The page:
Architectural Design V emphasizes the development of individual expression of architectural intent in relationship to site analysis and planning, functional planning, programming, and resolution of structural and architectural systems. Through the examination of relationships between constructs of site, material, structure, and construction techniques, students investigate the creation of built form in hot-wet versus hot-dry climates to create compelling and performative spaces. Central to this investigation is the role of technique in the formation of architectural work in reference to the design potential of construction processes, selection, and assembly of materials and organization of site and structure.
Architectural Design VI emphasizes planning buildings while incorporating studies in the technologies of materials, structure, environmental controls, lighting, and acoustics. Recently, the students’ first project was motivated by the functions of bathing—how the act can signify and promote physical as well as mental or spiritual cleansing and well-being. Similar to architecture, bathing caters to human comforts and engages the senses of air, water, and temperature. The emphasis of the second project was on designing in an historical, dense urban context. Students designed an artist compound/commune to be built on one of the vacant lots in the lower garden district of New Orleans.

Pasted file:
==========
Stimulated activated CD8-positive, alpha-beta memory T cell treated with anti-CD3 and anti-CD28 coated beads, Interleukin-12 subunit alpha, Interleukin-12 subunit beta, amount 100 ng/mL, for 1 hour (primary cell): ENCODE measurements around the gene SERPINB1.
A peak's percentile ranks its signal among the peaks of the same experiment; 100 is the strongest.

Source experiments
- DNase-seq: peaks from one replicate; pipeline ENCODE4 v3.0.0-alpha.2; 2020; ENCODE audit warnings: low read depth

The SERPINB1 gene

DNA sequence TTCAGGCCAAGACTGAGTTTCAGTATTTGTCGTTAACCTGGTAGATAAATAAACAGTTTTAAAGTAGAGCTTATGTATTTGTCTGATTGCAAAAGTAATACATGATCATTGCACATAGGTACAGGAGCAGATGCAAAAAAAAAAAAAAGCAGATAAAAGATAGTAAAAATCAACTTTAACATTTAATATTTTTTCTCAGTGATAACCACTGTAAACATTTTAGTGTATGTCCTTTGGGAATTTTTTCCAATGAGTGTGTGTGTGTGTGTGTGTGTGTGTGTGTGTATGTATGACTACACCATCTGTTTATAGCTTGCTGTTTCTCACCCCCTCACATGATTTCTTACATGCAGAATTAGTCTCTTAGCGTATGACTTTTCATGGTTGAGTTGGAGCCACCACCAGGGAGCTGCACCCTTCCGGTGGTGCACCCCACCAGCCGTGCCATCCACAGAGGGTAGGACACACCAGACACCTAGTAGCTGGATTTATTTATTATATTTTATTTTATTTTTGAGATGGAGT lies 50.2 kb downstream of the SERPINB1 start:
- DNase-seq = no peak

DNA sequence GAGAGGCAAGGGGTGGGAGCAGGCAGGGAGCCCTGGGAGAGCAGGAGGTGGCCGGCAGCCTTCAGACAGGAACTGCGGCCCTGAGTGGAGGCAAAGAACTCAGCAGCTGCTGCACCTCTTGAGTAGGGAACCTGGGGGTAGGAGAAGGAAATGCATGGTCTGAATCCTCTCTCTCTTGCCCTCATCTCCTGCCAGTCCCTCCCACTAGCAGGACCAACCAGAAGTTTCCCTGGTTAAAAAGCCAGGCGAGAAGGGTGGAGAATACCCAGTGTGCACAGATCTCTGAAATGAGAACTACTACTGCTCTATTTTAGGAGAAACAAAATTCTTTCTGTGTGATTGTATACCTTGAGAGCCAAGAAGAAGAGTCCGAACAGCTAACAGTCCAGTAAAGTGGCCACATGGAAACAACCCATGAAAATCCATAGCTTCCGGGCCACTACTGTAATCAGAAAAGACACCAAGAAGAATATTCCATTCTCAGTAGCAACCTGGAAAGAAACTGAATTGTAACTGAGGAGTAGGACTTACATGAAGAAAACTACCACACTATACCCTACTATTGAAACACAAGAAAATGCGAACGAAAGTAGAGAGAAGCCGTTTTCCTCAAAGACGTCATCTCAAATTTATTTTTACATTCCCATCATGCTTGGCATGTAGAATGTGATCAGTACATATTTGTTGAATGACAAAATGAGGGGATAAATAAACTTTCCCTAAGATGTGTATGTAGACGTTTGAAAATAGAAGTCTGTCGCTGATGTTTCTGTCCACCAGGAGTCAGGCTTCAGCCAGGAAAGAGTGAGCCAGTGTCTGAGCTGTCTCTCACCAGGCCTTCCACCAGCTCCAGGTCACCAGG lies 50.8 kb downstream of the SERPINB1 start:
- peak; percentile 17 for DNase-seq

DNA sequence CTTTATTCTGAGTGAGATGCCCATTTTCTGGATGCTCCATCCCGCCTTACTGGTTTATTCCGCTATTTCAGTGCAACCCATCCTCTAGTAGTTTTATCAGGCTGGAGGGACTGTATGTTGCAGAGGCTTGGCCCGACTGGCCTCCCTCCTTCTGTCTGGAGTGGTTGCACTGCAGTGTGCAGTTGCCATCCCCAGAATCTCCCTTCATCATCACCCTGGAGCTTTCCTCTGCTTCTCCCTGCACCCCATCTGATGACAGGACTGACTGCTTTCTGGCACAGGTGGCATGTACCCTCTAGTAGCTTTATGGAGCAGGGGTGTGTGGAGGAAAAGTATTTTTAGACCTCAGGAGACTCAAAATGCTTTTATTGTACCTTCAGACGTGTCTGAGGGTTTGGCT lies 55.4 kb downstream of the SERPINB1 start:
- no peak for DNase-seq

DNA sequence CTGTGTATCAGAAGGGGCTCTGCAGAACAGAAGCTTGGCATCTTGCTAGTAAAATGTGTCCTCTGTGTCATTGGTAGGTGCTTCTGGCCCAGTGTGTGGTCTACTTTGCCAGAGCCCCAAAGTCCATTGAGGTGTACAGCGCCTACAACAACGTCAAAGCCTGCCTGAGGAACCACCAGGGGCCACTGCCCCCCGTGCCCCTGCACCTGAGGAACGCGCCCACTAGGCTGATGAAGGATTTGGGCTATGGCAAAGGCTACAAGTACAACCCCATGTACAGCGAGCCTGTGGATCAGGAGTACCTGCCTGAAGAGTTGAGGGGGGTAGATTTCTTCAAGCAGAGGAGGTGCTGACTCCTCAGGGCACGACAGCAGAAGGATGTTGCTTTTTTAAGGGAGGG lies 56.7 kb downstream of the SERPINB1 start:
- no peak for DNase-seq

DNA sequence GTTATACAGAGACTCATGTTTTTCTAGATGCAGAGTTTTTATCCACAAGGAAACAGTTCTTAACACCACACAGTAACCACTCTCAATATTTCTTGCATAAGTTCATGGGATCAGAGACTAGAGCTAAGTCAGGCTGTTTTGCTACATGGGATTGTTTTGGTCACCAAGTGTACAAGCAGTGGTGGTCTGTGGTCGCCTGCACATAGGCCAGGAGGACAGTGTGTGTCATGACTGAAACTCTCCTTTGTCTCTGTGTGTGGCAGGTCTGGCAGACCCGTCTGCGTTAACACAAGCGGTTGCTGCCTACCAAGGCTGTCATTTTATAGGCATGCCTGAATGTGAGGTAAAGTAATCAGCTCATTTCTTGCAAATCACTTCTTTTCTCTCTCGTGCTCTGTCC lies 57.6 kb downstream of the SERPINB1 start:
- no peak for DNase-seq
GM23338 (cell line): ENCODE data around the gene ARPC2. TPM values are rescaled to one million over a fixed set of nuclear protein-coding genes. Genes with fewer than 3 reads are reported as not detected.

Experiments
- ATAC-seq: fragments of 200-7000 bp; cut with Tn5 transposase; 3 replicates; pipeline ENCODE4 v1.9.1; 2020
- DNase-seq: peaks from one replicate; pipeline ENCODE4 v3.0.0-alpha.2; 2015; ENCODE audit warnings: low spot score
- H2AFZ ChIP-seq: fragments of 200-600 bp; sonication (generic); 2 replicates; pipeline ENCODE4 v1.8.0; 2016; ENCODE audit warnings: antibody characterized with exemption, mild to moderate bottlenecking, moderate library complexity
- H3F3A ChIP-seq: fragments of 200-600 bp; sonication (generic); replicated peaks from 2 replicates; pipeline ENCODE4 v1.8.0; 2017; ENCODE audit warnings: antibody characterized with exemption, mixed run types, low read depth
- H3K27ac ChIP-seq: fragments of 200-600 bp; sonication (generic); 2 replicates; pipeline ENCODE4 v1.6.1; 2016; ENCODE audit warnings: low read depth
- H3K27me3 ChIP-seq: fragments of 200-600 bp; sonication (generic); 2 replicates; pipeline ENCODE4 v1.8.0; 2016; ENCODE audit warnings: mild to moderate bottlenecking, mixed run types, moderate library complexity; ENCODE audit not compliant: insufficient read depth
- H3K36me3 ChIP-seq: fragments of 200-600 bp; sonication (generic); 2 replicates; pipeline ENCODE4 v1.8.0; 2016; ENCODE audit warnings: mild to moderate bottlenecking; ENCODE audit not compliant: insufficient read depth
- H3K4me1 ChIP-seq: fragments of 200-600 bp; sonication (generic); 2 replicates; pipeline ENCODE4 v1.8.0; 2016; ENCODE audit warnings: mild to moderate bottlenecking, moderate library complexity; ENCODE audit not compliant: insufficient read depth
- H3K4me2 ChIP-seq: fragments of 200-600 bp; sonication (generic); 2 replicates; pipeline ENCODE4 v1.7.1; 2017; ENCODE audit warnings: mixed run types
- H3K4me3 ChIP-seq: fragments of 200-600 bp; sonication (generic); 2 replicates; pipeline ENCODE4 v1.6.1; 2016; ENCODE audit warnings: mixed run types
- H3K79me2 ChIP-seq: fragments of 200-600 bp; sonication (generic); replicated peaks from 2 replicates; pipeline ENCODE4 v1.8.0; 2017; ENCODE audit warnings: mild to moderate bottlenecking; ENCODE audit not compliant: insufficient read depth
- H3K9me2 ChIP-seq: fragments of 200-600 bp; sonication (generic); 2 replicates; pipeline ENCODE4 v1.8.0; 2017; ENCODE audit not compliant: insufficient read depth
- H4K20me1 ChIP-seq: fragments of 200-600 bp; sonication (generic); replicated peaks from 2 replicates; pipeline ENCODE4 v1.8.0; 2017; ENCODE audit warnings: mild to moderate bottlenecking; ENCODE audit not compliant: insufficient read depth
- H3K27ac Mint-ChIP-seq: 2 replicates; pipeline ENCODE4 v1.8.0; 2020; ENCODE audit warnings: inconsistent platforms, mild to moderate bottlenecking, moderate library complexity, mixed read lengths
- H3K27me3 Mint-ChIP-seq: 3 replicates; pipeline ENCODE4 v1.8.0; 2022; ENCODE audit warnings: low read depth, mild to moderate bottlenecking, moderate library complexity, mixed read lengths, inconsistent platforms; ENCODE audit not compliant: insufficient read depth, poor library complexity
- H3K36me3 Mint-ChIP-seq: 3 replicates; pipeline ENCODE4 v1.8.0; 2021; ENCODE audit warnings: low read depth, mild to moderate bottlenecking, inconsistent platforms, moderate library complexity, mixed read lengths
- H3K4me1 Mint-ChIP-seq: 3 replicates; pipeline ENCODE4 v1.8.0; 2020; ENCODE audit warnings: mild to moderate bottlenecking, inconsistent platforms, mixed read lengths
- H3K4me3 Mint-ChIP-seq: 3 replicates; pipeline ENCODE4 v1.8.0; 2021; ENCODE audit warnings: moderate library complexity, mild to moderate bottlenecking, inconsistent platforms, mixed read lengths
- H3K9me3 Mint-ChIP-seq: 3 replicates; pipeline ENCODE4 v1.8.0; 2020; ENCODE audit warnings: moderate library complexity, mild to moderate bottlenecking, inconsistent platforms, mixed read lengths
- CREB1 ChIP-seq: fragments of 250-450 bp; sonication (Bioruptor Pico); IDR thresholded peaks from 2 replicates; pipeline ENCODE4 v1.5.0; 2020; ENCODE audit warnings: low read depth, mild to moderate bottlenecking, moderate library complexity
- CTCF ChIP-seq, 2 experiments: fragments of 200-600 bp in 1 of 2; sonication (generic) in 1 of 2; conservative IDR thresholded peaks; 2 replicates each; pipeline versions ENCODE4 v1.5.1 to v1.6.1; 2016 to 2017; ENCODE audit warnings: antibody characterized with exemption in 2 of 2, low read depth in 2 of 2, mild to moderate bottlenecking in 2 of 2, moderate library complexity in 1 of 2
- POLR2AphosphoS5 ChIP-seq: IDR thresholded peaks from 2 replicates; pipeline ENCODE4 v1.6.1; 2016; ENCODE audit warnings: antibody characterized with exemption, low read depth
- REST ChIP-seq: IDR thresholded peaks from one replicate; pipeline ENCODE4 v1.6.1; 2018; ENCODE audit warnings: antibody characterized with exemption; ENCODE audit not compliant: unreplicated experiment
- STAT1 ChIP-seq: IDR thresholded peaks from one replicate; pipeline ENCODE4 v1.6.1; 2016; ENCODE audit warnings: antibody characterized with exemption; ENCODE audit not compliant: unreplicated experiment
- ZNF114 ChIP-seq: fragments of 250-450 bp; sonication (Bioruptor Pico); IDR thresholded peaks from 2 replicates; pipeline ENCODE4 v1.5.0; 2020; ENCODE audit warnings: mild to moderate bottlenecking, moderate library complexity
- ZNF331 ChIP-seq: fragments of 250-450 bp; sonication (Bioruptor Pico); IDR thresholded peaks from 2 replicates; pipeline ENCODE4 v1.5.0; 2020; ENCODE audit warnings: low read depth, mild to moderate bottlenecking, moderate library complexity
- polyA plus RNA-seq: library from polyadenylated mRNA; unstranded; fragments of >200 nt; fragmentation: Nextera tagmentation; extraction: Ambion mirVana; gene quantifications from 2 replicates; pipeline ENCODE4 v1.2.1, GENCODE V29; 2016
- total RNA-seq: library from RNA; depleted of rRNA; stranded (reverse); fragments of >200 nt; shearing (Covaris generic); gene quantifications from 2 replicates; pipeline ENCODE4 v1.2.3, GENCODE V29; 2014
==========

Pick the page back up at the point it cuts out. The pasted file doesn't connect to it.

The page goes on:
The Issues in Sustainability seminar examines issues in sustainability as they relate to the practice of architecture. The seminar utilizes design/build as a mechanism through which to explore relationships between material life-cycles and formal and operational dialogues of exchange, adaptation, access, agency, inclusion, and phenomenon. In this seminar, [UP]cycling > [down]cycling, students designed, built, and exhibited four temporary structures from repurposed materials and then recycled the structures. Lectures, precedents, and discussions on the prototyping process addressed the difference between industrial-design prototyping and architectural-scale prototyping.
Recording Historic Structures is a hands-on field and laboratory experience in current methods of documenting historic buildings, including hand methods, photography, and photogrammetry. The course provides demonstrations and exercises using technical drawing skills and issues related to building diagnostics. Coursework includes guidelines research, precedent studies of previous Historic American Buildings Survey/Historic American Engineering Record award winners, and production of drawings conforming to HABS standards in relation to Fort Pike, located on the Rigolets in Orleans Parish, Louisiana. Students learn the importance of graphically presenting accurate, detailed illustrations when documenting historic structures. The spring 2014 student team placed second for the Peterson Prize for their work in this course.
Black-and-white photographs by Jim Osborne IV (MFA 2013).